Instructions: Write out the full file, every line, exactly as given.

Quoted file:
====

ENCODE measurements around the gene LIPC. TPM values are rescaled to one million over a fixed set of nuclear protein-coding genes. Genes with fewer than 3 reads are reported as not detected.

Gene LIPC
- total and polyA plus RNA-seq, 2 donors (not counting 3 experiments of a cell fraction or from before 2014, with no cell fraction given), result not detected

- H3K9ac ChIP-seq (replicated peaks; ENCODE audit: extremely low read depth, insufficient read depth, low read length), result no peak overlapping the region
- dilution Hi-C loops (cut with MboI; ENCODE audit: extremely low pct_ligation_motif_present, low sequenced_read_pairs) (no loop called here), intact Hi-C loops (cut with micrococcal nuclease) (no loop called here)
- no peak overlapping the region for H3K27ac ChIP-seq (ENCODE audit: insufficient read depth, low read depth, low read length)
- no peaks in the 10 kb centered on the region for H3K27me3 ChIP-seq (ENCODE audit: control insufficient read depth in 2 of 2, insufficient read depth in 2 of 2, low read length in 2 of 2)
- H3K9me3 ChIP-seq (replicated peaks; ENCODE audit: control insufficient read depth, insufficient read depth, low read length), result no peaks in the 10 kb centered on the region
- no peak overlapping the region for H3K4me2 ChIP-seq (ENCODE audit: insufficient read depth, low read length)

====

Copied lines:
ENCODE measurements around the gene LIPC. TPM values are rescaled to one million over a fixed set of nuclear protein-coding genes. Genes with fewer than 3 reads are reported as not detected.

Gene LIPC
- total and polyA plus RNA-seq, 2 donors (not counting 3 experiments of a cell fraction or from before 2014, with no cell fraction given), result not detected

- H3K9ac ChIP-seq (replicated peaks; ENCODE audit: extremely low read depth, insufficient read depth, low read length), result no peak overlapping the region
- dilution Hi-C loops (cut with MboI; ENCODE audit: extremely low pct_ligation_motif_present, low sequenced_read_pairs) (no loop called here), intact Hi-C loops (cut with micrococcal nuclease) (no loop called here)
- no peak overlapping the region for H3K27ac ChIP-seq (ENCODE audit: insufficient read depth, low read depth, low read length)
- no peaks in the 10 kb centered on the region for H3K27me3 ChIP-seq (ENCODE audit: control insufficient read depth in 2 of 2, insufficient read depth in 2 of 2, low read length in 2 of 2)
- H3K9me3 ChIP-seq (replicated peaks; ENCODE audit: control insufficient read depth, insufficient read depth, low read length), result no peaks in the 10 kb centered on the region
- no peak overlapping the region for H3K4me2 ChIP-seq (ENCODE audit: insufficient read depth, low read length)